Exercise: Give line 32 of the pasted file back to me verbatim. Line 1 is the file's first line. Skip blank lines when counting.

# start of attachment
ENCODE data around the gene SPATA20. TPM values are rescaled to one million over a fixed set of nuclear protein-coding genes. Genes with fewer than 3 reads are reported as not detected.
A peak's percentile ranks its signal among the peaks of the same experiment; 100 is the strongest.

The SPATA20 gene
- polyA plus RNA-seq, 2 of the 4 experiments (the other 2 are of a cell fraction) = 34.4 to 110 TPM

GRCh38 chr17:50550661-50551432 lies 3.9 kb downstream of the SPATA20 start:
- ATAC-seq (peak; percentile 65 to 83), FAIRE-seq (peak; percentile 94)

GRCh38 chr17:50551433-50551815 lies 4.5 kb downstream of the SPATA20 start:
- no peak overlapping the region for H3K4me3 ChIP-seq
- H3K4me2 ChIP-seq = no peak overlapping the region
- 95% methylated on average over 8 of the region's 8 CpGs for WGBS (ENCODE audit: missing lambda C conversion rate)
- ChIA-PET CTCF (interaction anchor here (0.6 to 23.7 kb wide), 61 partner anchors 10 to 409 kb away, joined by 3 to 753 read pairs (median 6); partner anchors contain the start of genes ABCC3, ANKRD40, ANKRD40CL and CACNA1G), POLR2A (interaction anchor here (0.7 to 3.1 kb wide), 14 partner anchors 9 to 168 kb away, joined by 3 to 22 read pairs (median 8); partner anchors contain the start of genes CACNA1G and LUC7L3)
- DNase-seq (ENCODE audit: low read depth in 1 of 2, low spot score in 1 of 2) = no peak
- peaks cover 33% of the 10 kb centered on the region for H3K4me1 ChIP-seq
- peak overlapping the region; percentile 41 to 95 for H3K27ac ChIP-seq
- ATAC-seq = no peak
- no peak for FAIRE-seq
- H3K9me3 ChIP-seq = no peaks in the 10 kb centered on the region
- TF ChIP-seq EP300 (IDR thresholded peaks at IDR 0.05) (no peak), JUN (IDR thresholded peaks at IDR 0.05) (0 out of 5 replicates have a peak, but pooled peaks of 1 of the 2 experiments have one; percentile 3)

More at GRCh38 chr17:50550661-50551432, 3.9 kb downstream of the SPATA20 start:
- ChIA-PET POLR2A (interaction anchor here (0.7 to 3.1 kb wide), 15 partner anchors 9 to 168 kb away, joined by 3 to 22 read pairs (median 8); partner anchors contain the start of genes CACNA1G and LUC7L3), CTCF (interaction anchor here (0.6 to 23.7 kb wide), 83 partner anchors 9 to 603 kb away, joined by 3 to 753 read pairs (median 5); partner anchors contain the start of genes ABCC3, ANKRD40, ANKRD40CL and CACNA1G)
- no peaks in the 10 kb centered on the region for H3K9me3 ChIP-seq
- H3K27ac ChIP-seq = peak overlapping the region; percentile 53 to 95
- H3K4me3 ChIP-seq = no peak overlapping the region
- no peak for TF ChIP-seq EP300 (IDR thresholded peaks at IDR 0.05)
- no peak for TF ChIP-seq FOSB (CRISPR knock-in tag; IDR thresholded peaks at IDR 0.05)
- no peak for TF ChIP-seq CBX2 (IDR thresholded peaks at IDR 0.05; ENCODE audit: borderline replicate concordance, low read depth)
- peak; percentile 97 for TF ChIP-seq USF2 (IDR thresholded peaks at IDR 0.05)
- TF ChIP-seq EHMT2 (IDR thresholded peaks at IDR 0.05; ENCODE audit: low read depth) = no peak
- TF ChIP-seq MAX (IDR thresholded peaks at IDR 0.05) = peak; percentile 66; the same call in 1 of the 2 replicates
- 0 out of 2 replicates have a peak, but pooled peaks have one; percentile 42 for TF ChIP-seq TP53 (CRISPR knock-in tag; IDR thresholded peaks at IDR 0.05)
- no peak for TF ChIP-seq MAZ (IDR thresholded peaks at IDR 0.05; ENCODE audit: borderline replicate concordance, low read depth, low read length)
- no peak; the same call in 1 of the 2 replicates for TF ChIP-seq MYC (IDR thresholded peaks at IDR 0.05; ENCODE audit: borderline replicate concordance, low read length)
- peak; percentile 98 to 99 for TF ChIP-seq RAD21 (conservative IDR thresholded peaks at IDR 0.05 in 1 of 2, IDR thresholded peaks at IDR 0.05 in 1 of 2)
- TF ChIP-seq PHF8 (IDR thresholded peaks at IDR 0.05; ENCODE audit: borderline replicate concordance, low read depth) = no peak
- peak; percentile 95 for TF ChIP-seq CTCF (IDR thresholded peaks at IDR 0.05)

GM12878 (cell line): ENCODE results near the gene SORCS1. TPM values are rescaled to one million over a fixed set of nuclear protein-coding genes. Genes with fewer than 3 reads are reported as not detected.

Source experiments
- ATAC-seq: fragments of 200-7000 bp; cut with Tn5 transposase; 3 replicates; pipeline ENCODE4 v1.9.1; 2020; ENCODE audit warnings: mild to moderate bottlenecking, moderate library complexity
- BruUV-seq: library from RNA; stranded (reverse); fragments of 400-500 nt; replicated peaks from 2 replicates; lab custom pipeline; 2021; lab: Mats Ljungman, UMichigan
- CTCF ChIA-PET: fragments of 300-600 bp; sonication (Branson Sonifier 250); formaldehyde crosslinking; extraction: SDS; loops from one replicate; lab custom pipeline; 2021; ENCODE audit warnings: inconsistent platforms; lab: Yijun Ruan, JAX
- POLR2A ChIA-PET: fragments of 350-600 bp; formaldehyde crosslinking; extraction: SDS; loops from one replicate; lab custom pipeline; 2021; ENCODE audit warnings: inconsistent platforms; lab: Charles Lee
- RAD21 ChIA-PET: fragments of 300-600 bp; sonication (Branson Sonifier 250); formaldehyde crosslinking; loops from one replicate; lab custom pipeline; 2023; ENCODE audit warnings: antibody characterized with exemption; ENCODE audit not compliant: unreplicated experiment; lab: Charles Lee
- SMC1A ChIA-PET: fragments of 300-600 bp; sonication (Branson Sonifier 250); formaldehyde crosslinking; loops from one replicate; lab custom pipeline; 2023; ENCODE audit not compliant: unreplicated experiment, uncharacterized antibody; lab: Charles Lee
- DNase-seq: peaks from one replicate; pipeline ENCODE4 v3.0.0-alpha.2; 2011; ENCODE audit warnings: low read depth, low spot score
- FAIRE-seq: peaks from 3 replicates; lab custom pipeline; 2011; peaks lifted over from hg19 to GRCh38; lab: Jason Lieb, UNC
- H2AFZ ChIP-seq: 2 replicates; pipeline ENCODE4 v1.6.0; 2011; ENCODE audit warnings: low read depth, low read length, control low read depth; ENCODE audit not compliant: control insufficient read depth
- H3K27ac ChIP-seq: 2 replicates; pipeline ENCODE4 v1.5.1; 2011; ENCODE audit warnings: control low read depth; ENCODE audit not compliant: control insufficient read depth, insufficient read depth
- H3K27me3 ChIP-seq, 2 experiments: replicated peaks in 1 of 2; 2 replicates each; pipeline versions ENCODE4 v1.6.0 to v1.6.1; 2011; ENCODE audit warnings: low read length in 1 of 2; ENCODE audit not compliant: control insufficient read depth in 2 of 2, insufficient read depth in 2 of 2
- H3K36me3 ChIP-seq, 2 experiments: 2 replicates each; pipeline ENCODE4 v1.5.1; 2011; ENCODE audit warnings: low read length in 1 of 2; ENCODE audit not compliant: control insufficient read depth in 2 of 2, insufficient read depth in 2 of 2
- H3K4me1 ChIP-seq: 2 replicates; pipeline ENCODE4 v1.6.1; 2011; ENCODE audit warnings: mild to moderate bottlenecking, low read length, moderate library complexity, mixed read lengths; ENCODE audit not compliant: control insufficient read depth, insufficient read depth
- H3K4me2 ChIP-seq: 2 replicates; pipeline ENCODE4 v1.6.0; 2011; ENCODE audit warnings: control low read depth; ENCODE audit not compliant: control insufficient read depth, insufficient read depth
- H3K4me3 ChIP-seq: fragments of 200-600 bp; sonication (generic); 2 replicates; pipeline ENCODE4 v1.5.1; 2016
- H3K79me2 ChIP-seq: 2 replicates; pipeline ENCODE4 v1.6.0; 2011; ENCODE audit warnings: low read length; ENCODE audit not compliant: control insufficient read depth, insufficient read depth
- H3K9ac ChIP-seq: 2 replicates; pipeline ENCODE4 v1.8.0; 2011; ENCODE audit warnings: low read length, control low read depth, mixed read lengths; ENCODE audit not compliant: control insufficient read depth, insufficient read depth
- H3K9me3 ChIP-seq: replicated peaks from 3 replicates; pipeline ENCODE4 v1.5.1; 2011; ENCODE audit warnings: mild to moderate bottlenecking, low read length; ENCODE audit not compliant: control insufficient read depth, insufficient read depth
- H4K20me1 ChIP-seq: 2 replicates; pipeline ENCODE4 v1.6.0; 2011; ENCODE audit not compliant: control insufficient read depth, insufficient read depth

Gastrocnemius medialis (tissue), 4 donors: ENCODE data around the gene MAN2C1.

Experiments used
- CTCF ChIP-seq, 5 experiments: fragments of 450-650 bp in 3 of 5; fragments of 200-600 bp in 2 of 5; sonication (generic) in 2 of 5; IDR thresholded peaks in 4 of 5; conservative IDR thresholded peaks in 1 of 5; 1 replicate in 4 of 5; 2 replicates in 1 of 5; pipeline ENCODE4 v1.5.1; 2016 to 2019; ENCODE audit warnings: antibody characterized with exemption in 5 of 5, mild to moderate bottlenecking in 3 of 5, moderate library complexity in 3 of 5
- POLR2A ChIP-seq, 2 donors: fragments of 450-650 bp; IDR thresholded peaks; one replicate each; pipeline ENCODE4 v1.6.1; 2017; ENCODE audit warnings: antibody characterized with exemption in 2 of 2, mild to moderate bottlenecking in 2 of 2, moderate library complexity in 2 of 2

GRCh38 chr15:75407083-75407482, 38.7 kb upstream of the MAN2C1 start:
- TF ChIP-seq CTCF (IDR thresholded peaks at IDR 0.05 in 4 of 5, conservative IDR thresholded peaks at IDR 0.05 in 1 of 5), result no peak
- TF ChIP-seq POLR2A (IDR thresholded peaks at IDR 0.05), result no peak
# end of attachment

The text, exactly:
- no peak; the same call in 1 of the 2 replicates for TF ChIP-seq MYC (IDR thresholded peaks at IDR 0.05; ENCODE audit: borderline replicate concordance, low read length)